An embodiment of match play is described in reference to the flowchart of FIG. 5. According to an embodiment of the invention, a player may use a browser to access a web page having various web pages used in conjunction with the present invention. A new match is created at step 300. A system determines if there are at least a predetermined number of human players for each side. According to an embodiment of the invention, each side must have at least six human players. Other minimum numbers of human players may also be used. According to an embodiment of the invention, uneven matches may be played by altering the points awarded. For example, suppose a match between Team A and Team B had four human players for Team A and eight human Players for Team B. The points awarded for players on Team A may be worth twice as much as for the players on Team B. Other methods for conducting matches may also be used.

If the predetermined number of human players is present for both teams, the system announces at step 304 that the match is set to begin in a predetermined amount of time. According to an embodiment of the invention, the system announces that a match may be set to begin in one minute. Other amounts of time may also be used. After the predetermined amount of time has passed, bots (e.g., computer-controlled players) are added to the team with the fewer amount of human players to make each side equal at step 306. A message is displayed to the players at step 308. The message may indicate that the match is ready to begin. Other information may be included in the message.

If each team does not have at least a predetermined number of human players on each side, the system may check at step 310 to see if there are multiple matches that can be combined. If there are, the matches are combined at step 312 and the system returns to step 312 to determine if each team in a match has at least a predetermined number of human players. If no matches can be combined, the system determines if a predetermined time period has passed since the match was created at step 314. According to an embodiment of the invention, the system may determine if five minutes have passed since the match was created. Other time periods may also be used. If the predetermined time period has not passed, the system may return to step 302 and determine if each team has a predetermined number of human players. If the predetermined time period has passed, the system may move to step 306 and add bots to provide even teams.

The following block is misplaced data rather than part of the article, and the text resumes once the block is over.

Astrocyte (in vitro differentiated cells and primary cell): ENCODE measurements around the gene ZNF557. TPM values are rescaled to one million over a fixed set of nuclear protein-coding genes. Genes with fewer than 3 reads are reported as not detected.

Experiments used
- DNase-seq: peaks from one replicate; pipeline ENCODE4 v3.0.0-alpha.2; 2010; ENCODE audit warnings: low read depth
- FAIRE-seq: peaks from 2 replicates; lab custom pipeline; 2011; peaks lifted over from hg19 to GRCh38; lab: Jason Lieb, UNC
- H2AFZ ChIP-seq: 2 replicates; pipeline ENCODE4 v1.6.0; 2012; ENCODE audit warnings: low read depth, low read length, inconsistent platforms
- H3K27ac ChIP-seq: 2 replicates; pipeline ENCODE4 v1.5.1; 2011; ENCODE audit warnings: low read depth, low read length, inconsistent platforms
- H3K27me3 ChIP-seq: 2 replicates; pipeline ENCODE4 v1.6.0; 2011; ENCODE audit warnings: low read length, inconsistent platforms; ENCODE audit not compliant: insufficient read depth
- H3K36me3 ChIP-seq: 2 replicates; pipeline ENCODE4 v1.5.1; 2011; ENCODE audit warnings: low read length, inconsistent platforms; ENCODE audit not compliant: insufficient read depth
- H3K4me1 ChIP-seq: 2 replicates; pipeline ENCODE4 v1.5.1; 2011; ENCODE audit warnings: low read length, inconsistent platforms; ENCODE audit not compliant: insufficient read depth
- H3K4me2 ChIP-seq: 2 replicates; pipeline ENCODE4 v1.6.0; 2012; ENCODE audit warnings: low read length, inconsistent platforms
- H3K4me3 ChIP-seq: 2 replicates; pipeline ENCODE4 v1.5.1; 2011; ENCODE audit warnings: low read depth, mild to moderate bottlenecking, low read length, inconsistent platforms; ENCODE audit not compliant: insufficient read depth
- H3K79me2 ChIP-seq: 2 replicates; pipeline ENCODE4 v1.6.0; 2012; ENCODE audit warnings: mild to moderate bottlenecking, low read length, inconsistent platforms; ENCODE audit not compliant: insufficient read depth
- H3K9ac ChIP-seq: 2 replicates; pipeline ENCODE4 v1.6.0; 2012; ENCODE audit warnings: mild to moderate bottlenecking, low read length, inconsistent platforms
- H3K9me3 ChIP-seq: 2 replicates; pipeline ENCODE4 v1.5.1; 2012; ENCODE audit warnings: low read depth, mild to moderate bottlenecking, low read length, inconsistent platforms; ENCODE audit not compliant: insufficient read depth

After a message announcing the beginning of a match is displayed at step 308, the system checks at step 316 if a player's inactive counter has reached a predetermined number. According to an embodiment of the invention, an inactive counter must be three before a player is considered inactive. Other predetermined numbers for determining whether a player is inactive may also be used. The check may be made to assure that players have not forgotten to log out when they have quit the match. If a player is inactive three times, the system may log out a player.

If a player is not inactive, the system determines whether a bonus question should be presented to players at step 318. According to an embodiment of the invention, a bonus question may occur when a specified percentage of the time when (W−L)>(Q*T), where W is the winning teams score, L is the losing teams score, Q is the total number of questions, and T is the number of players on a team. Other methods for determining whether a bonus question is asked may also be used.

If no bonus question is to be asked, a question is presented to the players at step 320. If a bonus question is to be asked, a bonus question is presented to the players at step 322. The system determines if a player has responded to a question at step 324. If a player has not responded, a one is added to a player's inactive counter at step 326.

Regardless of whether a player is considered inactive or not, an answer to the question may be provided at step 328. According to an embodiment of the invention, an answer may include the correct answer to the question as well as additional information about the circumstance of the question (e.g., historical context, etc.). Other information may also be included.

Points for each player are awarded at step 330. According to an embodiment of the invention, each player receives one point for a correct answer, minus one point for an incorrect answer, and no points for a pass. Bonus question values may be multiplied by three. Other methods of awarding points may also be used. The point totals for each player and each team are tallied at step 332.

The system determines if the previous question was the last question in the match at step 334. If not, the system returns to step 316 and determines if a player's inactive counter is at a predetermined threshold. If the last question has been asked, match results are displayed at step 336. Match results may comprise the final score, the record of the teams, and various player and team statistics. Other information may also be displayed. The system may then return to step 302 to start a new match. Other methods and processes for match flow may also be used.